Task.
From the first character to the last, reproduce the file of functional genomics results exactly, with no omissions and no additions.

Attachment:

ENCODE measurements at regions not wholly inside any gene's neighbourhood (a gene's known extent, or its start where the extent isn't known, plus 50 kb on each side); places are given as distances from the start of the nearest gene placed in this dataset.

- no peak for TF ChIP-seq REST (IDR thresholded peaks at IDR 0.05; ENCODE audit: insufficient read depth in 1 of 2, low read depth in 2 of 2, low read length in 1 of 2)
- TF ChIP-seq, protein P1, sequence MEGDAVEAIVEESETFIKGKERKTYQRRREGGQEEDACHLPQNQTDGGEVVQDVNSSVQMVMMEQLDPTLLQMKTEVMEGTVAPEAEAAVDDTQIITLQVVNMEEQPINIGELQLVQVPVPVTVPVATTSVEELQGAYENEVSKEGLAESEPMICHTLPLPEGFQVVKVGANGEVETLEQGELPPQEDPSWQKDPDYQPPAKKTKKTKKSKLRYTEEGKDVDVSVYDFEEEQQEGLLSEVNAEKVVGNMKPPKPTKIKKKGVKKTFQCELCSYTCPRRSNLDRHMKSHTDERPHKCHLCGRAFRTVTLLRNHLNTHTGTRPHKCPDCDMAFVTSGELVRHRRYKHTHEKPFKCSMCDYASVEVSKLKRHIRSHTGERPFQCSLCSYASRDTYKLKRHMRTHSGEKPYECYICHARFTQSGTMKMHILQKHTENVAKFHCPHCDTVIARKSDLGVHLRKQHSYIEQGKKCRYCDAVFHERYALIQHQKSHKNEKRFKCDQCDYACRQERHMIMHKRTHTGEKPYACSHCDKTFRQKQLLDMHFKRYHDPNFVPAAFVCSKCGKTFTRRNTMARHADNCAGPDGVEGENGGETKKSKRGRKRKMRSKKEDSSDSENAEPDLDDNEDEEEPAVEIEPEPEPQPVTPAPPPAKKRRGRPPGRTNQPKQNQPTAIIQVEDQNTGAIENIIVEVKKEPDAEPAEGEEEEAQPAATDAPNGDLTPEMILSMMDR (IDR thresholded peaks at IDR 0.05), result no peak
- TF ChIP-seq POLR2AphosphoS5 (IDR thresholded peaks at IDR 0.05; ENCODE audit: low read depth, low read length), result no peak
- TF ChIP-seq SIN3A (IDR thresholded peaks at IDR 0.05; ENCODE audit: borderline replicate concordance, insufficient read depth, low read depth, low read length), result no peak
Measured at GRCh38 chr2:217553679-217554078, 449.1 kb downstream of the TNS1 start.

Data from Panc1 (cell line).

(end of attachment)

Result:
ENCODE measurements at regions not wholly inside any gene's neighbourhood (a gene's known extent, or its start where the extent isn't known, plus 50 kb on each side); places are given as distances from the start of the nearest gene placed in this dataset.

- no peak for TF ChIP-seq REST (IDR thresholded peaks at IDR 0.05; ENCODE audit: insufficient read depth in 1 of 2, low read depth in 2 of 2, low read length in 1 of 2)
- TF ChIP-seq, protein P1, sequence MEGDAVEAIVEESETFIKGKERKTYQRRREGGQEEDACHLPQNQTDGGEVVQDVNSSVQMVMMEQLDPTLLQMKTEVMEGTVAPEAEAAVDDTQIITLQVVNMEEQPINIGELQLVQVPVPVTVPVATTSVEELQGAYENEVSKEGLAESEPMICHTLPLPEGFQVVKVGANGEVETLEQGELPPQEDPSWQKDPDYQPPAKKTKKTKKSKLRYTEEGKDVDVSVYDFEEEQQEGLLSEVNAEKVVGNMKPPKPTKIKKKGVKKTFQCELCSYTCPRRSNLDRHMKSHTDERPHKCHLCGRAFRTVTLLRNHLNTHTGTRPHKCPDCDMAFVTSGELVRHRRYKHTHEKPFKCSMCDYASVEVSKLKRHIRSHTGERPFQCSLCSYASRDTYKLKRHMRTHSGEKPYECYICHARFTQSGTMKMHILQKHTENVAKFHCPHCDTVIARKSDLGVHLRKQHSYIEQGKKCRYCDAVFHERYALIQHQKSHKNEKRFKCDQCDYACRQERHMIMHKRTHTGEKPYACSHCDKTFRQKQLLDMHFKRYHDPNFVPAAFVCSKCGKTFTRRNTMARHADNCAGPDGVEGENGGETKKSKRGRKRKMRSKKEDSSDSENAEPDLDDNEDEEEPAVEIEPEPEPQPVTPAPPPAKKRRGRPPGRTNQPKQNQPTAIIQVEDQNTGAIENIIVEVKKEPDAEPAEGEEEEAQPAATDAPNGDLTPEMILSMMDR (IDR thresholded peaks at IDR 0.05), result no peak
- TF ChIP-seq POLR2AphosphoS5 (IDR thresholded peaks at IDR 0.05; ENCODE audit: low read depth, low read length), result no peak
- TF ChIP-seq SIN3A (IDR thresholded peaks at IDR 0.05; ENCODE audit: borderline replicate concordance, insufficient read depth, low read depth, low read length), result no peak
Measured at GRCh38 chr2:217553679-217554078, 449.1 kb downstream of the TNS1 start.

Data from Panc1 (cell line).